Practical Responsive Typography

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By Dario Calonaci
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About this book

Typography is an essential part of any website’s design. It can help you stand out from the crowd, communicate with clarity, and cultivate a distinctive identity.

Practical Responsive Typography demonstrates how to use typography to greatest effect. With this book you won't underestimate it's importance - you'll be in complete control over this crucial component of web design. From scaling and optimizing screen spaces to using a range of different web fonts, you'll quickly get up to speed with the practical considerations behind successful typography.

But more than the fundamentals, you'll also find out how to go further by customizing typography designs to suit your identity.

Publication date:
July 2016


Chapter 1. Web Typography

Hello! Wonder no more about typography, it's fascinating mysteries, sensual shapes, and everything else you wanted to know about it; this book is about to reveal everything on the subject for you! Typography forms the base of a good written communication—it's an art form in itself, the art of drawing with words. While speaking you set the mood with tone and gesture, with writing nothing is more important than the words themselves and how they are portrayed.

Every letter, every curve, and every shape in the written form conveys feelings; so it's important to learn everything about it if you want to be a better designer.

You also need to know how readable your text is, therefore you have to set it up following some natural constraints our eyes and minds have built in, how white space influences your message, how every form should be taken into consideration in the writing of a text and this book will tell you exactly that!

Plus a little more!

You will also learn how to approach all of the above in today number one medium, the World Wide Web. Since 95 percent of the Web is made of typography, according to Oliver Reichenstein, it's only logical that if you want to approach the Web you surely need to understand it better.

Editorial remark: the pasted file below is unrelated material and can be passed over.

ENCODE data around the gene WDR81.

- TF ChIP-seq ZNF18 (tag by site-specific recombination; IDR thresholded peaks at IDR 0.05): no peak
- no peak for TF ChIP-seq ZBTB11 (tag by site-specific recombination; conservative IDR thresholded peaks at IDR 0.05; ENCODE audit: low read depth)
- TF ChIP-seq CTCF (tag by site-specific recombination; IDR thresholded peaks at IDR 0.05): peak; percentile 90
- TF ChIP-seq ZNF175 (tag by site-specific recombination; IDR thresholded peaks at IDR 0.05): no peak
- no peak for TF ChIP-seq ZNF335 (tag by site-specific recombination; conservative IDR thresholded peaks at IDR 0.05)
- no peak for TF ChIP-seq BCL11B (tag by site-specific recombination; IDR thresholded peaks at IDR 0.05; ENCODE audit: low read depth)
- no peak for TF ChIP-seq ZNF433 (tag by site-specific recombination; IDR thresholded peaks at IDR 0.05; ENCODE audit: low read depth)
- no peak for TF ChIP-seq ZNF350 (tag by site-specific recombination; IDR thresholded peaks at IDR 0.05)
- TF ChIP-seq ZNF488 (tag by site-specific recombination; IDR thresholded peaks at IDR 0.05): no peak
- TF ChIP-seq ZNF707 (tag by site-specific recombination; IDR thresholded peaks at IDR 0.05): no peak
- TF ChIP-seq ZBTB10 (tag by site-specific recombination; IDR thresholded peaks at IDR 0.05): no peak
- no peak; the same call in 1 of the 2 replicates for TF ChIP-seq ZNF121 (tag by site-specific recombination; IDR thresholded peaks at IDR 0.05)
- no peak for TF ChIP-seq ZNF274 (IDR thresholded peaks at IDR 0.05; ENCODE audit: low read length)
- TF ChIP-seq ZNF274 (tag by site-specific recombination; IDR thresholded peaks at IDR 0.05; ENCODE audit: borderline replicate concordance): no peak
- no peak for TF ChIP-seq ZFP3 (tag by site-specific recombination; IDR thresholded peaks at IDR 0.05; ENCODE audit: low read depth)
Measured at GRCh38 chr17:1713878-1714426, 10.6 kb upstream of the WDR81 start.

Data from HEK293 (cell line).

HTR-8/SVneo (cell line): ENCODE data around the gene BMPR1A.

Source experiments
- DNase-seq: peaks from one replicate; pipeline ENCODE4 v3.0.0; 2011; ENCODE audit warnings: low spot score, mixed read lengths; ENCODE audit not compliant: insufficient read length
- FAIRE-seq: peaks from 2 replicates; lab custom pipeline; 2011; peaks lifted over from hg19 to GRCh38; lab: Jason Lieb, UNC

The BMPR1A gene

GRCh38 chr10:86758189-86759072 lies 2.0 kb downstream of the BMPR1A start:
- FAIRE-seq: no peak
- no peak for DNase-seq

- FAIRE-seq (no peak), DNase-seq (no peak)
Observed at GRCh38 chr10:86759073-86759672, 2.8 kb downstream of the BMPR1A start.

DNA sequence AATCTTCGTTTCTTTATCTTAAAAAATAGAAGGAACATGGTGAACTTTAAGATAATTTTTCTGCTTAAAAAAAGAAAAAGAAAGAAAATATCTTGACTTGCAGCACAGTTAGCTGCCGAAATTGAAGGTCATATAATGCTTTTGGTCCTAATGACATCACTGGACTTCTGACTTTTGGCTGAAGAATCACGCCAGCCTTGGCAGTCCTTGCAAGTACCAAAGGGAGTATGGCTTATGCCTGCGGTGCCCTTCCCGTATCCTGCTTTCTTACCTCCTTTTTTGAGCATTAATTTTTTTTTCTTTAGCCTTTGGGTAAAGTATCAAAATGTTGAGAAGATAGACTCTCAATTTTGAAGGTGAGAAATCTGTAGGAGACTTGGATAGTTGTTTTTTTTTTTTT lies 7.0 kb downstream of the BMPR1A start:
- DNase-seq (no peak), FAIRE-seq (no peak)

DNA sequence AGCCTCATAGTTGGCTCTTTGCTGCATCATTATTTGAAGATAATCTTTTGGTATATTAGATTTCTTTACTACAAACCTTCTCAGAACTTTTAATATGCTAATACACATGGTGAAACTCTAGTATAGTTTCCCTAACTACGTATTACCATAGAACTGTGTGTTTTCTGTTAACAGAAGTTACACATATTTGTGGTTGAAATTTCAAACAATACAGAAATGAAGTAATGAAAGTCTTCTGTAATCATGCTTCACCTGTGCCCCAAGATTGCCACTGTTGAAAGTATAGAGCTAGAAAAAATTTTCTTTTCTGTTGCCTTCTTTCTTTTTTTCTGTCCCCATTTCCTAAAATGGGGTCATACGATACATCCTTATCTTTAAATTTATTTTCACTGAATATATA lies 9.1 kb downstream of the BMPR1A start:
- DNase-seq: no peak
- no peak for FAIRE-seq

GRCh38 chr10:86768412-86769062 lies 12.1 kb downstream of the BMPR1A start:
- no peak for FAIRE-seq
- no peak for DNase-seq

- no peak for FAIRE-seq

Through this first chapter, you'll learn all the basics of typography and will be introduced to it core features, such as:

  • Anatomy

  • Line height

  • Families

  • Kerning

Note that typography, the art of drawing with words, is really ancient, as much as 3200 years prior to the appearance of Christ and the very first book on this matter is the splendid Manuale Tipografico from Giambattista Bodoni, which he self-published in 1818. Taking into consideration all the old data, and the new knowledge, everything started from back then and every rule that has been born in print is still valid today, even for the different medium that the Web is.


Developing your knowledge

From now on, I will be guiding you within the beautiful world that a word is and how it is expressed visually. You won't need anything more than your curiosity and an open and receptive mind.

No software, no technology unless you're reading this book on a screen and even in that case, you're ready to go!

How good is that!

Anatomy of the character

In this section, you will learn the terminology and structure of a letter. Knowing the what and where will make you a better writer and more importantly, a better reader. You'll start recognizing other people's mistakes, the world is full of them

The following points are the real foundation of writing, what lies beneath the splendid coherent surface of a text:

  • Apexes are the points at the top of a character where the left and right strokes meet.

  • Arms and legs are short strokes that extend from the main body, in all directions. The arms point upwards while legs are attached to the bottom, both of them are present on a lowercase k.

  • Ascenders are truly important to the text and are segments that extend past the lowercase character x-height. They are clearly visible in b, d, f, h, k, l, and t.

  • Bars are segments connecting the left and right portion of a character. A, H, R, and f have them and they rarely extend past the body.

  • The baseline is the line where the character stands, and as an optical correction letter curves often extend pas it, to visually balance the height.

  • Bowls are curved strokes that define a space within the body.

  • Cap height addresses the measure of capitals, from baseline to top. Its better to measure them starting from a very flat bottom.

  • Counters are the sections of space, semi or completely enclosed, within the body of the character.

  • Descenders are the part of a character that descend below the baseline, as the g bowl for example.

  • The ear is a small stroke visible on lowercase g, extending on the right of the bowl. They are not merely a decoration, they help with tracking and readability.

  • Finials are curved ends, such as the ones in some lowercase e.

  • Hairline is a section in the middle of some serif characters where the stroke is relatively thinner.

  • Links are the little strokes that connect the top and bottom bowls of some fonts of g, such as Times New Roman.